According to an article in the December issue of MRO News Focus (“TAP M&E Takes on the OEM Bullies”), TAP M&E is being denied access to critically important repair information. The article says that certain OEMs have dramatically changed the quality and quantity of technical content they provide to airlines and MROs. In TAP’s case, some maintenance and repair manuals have been cut from 50 pages to five pages. This results in two significant problems for TAP, 1) as an airline it becomes impossible to diagnose and repair certain aircraft components so they must be sent back to the OEM; 2) as a third-party MRO provider it becomes impossible to fulfill maintenance contracts already signed with other airlines.
The experience of TAP is essentially an extension of a trend that started back in 2003 when some OEMs stopped providing rich SGML-based information and instead switched to delivering dumb PDF documents. At that time, according to one MRO facility, the lost productivity on the shop floor increased costs by a million dollars per quarter. Naturally, this MRO was forced to pass on the higher costs to the airlines (who then passed it on to the travelling public).
Since that time, many large airlines have found ways to get the original OEM content (SGML/XML), which they need for their internal maintenance planning and inventory systems. On the other hand, smaller airlines have been forced to work with PDF, which is more challenging to load into the ERP. The key point is that the current battle over who has rights to usable service and parts content began years ago when OEMs started reducing the quality and quantity of service and parts information they provide to their customers. Now, some OEMs are refusing to make any technical content available in a format that is useful for the airlines, insisting that they use proprietary systems to gain access.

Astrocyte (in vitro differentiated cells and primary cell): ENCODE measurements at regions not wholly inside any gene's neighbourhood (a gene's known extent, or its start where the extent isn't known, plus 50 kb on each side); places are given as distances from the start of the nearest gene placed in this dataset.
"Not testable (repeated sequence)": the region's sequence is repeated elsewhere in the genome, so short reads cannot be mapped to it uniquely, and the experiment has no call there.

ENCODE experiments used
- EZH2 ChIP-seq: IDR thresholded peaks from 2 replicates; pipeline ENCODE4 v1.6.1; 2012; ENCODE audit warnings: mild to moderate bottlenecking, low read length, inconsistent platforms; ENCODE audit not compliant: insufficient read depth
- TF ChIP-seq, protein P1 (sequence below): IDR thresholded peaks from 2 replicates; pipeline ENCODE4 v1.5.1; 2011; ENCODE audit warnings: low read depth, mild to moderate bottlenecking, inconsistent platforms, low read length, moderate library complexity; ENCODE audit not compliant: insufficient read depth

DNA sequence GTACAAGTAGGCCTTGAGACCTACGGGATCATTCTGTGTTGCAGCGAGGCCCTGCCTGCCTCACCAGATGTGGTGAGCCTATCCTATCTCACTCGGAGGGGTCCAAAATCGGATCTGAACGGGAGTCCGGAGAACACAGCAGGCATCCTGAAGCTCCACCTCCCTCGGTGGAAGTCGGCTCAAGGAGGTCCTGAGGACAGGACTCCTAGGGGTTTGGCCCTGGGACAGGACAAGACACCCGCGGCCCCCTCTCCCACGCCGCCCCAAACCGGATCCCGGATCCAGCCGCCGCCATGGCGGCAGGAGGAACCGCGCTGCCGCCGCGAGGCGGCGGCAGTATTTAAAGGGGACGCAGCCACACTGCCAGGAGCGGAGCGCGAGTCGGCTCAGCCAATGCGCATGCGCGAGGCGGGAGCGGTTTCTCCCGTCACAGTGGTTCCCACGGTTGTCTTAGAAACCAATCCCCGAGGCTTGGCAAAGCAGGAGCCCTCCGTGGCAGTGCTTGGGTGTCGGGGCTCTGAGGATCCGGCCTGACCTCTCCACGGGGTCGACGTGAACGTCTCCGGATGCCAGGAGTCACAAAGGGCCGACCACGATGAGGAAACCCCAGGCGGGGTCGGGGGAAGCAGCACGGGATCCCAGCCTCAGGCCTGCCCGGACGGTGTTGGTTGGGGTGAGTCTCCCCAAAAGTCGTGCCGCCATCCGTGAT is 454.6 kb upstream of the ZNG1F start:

Surely, OEMs have certain rights and expectations regarding the information they publish, and some of that data may truly qualify as intellectual property. On the other hand, since airlines have always relied on this data to maximize aircraft safety and uptime, they too have certain rights and expectations. (This was described in a previous blog, “Safety Held Hostage?—FAA Enters the Debate” where we highlighted that airlines are responsible for safety, costs and schedules.) It appears these OEMs are trying to leverage service and parts information to: 1) recapture parts revenue that is being taken away by PMA sales and; 2) capture or control the maintenance, repair and overhaul services business. And they are doing this with fancy names and marketing pitches like “Boeing Edge.” (You can see their new glossy brochures glued into almost every recent aviation publication.)
The issues at hand really come down to one question, “Who do airlines trust to keep their fleets airworthy?” The answer depends on who has access to accurate service and parts information and who has the demonstrated expertise. For years airlines have used tools like Enigma to fully-integrate technical content into maintenance and inventory processes. (For PDF data the Enigma InService MRO product actually allows it to perform like XML.) As a result, airlines have gotten very good at safely maintaining their own fleets and those of other airlines. In fact, according to this article 2011 was the safest year yet. To continue this trend, airlines must have access to service and parts data.
For OEMs, as aircraft reliability increases they've seen a reduction in the number of spare parts they sell. To counter that trend, these OEMs are now limiting access to technical content, preventing airlines from fully leveraging it within their own maintenance and inventory systems. From a business standpoint it is fair to ask, “Is this a good thing for airlines or for the public?”
According to the MRO News article, TAP doesn’t believe the OEM's strategy of limiting service and parts information is good for the industry. As a result, TAP is now joining with other airlines to consider legal options. Clearly there’s a battle heating up with OEMs on one side, and airlines, MROs and PMA providers on the other side. With the MRO Americas conference right around the corner, it will be interesting to hear what the OEMs have to say for themselves.